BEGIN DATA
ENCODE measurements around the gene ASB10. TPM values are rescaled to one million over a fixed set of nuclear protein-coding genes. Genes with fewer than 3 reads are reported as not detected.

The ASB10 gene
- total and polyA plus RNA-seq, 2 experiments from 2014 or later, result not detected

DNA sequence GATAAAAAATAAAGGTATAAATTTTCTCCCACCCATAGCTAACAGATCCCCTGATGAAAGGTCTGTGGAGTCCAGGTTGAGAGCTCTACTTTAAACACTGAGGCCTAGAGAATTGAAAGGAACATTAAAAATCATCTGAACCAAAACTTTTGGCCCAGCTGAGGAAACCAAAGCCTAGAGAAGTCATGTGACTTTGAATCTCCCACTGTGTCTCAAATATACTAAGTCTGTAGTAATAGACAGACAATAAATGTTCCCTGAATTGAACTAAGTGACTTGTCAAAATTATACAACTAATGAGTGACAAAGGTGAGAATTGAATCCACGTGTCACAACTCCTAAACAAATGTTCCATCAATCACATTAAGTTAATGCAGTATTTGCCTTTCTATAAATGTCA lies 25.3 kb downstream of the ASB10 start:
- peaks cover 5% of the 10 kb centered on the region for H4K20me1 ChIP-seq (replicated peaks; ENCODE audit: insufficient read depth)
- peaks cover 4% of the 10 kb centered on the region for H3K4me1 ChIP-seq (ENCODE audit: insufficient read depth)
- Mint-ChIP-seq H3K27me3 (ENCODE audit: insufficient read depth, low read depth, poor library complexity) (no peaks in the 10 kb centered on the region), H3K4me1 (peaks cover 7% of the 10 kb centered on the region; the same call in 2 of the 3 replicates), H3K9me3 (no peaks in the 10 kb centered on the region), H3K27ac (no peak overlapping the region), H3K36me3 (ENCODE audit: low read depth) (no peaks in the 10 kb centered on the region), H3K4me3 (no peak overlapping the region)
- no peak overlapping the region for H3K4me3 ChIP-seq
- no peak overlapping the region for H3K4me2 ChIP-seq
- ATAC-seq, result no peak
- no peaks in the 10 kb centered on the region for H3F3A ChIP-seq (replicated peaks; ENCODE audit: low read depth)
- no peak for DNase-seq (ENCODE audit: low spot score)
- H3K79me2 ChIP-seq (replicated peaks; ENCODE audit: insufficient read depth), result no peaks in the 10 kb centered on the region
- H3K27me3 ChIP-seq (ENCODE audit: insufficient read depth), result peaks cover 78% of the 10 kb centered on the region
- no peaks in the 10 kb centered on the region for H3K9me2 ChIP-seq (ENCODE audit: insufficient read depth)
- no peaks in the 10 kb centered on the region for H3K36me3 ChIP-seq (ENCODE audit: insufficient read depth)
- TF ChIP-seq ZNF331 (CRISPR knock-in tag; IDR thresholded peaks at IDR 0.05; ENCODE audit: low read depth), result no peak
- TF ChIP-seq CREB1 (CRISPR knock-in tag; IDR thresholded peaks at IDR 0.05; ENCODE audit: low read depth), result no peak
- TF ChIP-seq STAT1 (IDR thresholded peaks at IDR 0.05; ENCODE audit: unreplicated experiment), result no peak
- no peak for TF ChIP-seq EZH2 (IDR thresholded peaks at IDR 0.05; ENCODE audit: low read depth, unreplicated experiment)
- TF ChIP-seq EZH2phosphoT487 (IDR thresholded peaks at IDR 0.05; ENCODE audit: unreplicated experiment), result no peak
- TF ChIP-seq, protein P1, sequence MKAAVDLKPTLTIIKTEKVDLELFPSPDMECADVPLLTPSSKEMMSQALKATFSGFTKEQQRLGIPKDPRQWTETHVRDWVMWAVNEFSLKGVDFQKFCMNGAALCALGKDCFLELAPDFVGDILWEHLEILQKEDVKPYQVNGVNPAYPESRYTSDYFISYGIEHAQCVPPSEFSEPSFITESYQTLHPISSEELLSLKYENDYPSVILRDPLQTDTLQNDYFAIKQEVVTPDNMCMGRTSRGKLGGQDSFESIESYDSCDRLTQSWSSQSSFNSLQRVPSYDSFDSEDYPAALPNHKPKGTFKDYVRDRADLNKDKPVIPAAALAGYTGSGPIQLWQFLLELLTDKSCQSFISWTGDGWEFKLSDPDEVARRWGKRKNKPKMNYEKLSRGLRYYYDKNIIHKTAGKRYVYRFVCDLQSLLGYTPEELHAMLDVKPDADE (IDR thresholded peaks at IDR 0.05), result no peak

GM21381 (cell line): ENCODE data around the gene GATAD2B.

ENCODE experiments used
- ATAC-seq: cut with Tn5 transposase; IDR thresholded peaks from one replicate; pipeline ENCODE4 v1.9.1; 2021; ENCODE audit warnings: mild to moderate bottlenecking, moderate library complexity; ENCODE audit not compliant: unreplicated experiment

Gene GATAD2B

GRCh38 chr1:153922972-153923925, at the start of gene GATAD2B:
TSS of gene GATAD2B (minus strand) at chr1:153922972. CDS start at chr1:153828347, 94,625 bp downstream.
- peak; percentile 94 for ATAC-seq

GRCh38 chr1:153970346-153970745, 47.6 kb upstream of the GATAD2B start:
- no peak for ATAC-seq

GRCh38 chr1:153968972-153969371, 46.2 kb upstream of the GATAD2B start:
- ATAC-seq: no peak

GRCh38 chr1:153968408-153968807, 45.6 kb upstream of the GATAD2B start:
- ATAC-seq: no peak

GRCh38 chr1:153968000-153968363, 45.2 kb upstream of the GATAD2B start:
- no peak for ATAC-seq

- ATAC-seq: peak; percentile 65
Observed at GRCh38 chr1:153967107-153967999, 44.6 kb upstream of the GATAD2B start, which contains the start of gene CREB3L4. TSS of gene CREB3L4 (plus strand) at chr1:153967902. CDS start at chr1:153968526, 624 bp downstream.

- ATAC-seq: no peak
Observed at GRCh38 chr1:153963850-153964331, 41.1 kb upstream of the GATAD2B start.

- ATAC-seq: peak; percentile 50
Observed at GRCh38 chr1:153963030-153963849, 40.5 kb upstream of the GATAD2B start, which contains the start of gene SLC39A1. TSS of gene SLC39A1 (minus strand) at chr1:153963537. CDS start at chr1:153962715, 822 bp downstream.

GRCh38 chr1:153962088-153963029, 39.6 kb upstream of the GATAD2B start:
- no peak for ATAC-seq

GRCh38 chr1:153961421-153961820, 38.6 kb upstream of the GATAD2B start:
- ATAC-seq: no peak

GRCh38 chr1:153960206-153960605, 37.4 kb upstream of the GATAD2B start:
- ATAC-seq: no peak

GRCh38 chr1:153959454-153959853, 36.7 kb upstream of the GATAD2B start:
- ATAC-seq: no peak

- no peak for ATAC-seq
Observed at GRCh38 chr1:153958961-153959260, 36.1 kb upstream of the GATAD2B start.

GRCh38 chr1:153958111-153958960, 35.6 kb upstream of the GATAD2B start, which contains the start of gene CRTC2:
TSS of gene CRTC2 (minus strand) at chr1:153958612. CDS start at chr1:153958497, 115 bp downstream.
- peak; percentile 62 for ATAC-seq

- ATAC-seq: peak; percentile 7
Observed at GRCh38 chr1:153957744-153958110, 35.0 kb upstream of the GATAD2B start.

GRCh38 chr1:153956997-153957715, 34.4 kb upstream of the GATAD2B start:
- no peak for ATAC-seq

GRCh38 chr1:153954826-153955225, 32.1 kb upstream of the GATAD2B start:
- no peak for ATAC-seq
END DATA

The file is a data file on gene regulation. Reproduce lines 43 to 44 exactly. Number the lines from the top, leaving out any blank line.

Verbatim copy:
Observed at GRCh38 chr1:153963030-153963849, 40.5 kb upstream of the GATAD2B start, which contains the start of gene SLC39A1. TSS of gene SLC39A1 (minus strand) at chr1:153963537. CDS start at chr1:153962715, 822 bp downstream.

GRCh38 chr1:153962088-153963029, 39.6 kb upstream of the GATAD2B start: